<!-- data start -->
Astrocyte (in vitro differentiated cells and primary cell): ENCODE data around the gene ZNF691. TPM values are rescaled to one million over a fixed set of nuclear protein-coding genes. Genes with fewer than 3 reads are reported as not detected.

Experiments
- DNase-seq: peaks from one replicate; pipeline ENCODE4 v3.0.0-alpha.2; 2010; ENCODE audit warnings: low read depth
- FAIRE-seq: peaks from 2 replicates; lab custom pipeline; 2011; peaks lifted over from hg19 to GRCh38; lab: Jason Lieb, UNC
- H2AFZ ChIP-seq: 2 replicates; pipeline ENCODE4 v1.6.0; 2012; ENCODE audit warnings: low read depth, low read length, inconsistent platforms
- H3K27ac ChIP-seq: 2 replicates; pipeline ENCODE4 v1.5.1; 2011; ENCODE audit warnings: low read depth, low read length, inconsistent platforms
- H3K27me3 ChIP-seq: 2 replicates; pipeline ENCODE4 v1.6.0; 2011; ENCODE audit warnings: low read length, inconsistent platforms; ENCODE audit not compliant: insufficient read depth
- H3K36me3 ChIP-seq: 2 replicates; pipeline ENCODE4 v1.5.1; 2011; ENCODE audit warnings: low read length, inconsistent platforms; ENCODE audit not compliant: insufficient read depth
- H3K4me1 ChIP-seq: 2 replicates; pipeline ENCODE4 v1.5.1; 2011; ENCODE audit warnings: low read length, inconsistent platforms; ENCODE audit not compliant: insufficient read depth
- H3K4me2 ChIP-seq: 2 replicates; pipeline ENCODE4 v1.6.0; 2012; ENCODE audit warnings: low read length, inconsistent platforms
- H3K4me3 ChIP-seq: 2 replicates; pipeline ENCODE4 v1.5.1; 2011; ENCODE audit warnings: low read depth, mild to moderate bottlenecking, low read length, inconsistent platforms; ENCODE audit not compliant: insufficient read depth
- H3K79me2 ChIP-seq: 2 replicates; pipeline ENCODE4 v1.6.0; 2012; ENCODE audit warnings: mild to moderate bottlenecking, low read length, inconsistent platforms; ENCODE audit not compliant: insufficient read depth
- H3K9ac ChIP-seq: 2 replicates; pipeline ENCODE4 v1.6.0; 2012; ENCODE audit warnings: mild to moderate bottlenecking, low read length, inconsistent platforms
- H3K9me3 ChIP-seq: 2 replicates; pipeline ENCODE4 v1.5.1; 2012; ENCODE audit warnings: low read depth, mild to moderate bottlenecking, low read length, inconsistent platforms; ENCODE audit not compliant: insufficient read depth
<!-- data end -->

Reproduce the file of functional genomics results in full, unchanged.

Astrocyte (in vitro differentiated cells and primary cell): ENCODE data around the gene ZNF691. TPM values are rescaled to one million over a fixed set of nuclear protein-coding genes. Genes with fewer than 3 reads are reported as not detected.

Experiments
- DNase-seq: peaks from one replicate; pipeline ENCODE4 v3.0.0-alpha.2; 2010; ENCODE audit warnings: low read depth
- FAIRE-seq: peaks from 2 replicates; lab custom pipeline; 2011; peaks lifted over from hg19 to GRCh38; lab: Jason Lieb, UNC
- H2AFZ ChIP-seq: 2 replicates; pipeline ENCODE4 v1.6.0; 2012; ENCODE audit warnings: low read depth, low read length, inconsistent platforms
- H3K27ac ChIP-seq: 2 replicates; pipeline ENCODE4 v1.5.1; 2011; ENCODE audit warnings: low read depth, low read length, inconsistent platforms
- H3K27me3 ChIP-seq: 2 replicates; pipeline ENCODE4 v1.6.0; 2011; ENCODE audit warnings: low read length, inconsistent platforms; ENCODE audit not compliant: insufficient read depth
- H3K36me3 ChIP-seq: 2 replicates; pipeline ENCODE4 v1.5.1; 2011; ENCODE audit warnings: low read length, inconsistent platforms; ENCODE audit not compliant: insufficient read depth
- H3K4me1 ChIP-seq: 2 replicates; pipeline ENCODE4 v1.5.1; 2011; ENCODE audit warnings: low read length, inconsistent platforms; ENCODE audit not compliant: insufficient read depth
- H3K4me2 ChIP-seq: 2 replicates; pipeline ENCODE4 v1.6.0; 2012; ENCODE audit warnings: low read length, inconsistent platforms
- H3K4me3 ChIP-seq: 2 replicates; pipeline ENCODE4 v1.5.1; 2011; ENCODE audit warnings: low read depth, mild to moderate bottlenecking, low read length, inconsistent platforms; ENCODE audit not compliant: insufficient read depth
- H3K79me2 ChIP-seq: 2 replicates; pipeline ENCODE4 v1.6.0; 2012; ENCODE audit warnings: mild to moderate bottlenecking, low read length, inconsistent platforms; ENCODE audit not compliant: insufficient read depth
- H3K9ac ChIP-seq: 2 replicates; pipeline ENCODE4 v1.6.0; 2012; ENCODE audit warnings: mild to moderate bottlenecking, low read length, inconsistent platforms
- H3K9me3 ChIP-seq: 2 replicates; pipeline ENCODE4 v1.5.1; 2012; ENCODE audit warnings: low read depth, mild to moderate bottlenecking, low read length, inconsistent platforms; ENCODE audit not compliant: insufficient read depth